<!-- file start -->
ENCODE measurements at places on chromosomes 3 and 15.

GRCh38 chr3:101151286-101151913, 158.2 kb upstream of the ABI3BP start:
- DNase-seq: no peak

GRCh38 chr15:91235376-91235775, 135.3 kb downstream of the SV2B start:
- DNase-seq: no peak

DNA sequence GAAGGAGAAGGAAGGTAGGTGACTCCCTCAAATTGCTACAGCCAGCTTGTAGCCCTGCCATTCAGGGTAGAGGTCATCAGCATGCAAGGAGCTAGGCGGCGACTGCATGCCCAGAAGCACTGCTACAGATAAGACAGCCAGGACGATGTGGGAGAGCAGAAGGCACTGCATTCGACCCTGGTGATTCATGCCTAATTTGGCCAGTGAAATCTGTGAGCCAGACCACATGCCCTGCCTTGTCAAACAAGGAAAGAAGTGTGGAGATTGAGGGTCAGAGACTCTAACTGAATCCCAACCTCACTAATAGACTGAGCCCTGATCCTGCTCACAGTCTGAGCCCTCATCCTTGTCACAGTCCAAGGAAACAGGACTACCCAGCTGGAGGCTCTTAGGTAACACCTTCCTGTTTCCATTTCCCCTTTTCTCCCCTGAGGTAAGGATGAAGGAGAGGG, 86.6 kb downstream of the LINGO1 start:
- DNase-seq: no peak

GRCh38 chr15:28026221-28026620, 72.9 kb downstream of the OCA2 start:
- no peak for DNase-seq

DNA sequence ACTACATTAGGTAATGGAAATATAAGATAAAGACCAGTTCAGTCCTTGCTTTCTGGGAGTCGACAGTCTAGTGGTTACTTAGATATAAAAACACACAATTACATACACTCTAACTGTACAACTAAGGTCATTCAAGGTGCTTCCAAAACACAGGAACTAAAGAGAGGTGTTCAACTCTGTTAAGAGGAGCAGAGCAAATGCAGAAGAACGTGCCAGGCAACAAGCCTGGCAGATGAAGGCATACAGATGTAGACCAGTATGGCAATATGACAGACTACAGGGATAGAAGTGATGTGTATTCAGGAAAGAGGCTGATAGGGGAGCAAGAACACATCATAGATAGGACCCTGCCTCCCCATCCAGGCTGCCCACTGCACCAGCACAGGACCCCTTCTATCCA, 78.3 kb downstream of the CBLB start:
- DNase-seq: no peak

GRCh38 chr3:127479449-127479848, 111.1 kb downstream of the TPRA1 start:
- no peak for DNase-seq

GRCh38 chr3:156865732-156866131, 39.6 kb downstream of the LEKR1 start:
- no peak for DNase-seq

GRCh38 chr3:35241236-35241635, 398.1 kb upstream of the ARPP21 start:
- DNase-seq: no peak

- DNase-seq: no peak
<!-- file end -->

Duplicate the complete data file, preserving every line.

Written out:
ENCODE measurements at places on chromosomes 3 and 15.

GRCh38 chr3:101151286-101151913, 158.2 kb upstream of the ABI3BP start:
- DNase-seq: no peak

GRCh38 chr15:91235376-91235775, 135.3 kb downstream of the SV2B start:
- DNase-seq: no peak

DNA sequence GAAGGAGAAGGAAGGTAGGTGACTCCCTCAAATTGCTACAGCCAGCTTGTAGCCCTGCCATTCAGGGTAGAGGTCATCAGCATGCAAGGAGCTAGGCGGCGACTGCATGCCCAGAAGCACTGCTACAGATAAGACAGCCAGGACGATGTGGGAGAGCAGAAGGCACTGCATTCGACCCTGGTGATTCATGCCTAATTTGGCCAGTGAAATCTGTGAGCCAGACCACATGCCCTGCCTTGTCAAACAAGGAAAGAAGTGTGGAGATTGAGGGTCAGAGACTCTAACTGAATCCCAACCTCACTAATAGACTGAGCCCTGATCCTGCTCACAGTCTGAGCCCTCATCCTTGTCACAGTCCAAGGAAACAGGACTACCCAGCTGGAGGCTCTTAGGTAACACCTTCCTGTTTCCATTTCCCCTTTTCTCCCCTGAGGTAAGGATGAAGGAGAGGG, 86.6 kb downstream of the LINGO1 start:
- DNase-seq: no peak

GRCh38 chr15:28026221-28026620, 72.9 kb downstream of the OCA2 start:
- no peak for DNase-seq

DNA sequence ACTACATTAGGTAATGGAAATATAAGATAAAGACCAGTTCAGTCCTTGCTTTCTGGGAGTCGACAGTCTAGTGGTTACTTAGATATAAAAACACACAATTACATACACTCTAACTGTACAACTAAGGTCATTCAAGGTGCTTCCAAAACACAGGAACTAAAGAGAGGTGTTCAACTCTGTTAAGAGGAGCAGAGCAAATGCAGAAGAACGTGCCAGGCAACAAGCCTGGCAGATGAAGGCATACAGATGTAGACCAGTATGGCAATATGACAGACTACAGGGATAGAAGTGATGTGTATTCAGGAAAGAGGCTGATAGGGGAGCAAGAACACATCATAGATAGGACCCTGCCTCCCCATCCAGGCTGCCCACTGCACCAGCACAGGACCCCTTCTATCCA, 78.3 kb downstream of the CBLB start:
- DNase-seq: no peak

GRCh38 chr3:127479449-127479848, 111.1 kb downstream of the TPRA1 start:
- no peak for DNase-seq

GRCh38 chr3:156865732-156866131, 39.6 kb downstream of the LEKR1 start:
- no peak for DNase-seq

GRCh38 chr3:35241236-35241635, 398.1 kb upstream of the ARPP21 start:
- DNase-seq: no peak

- DNase-seq: no peak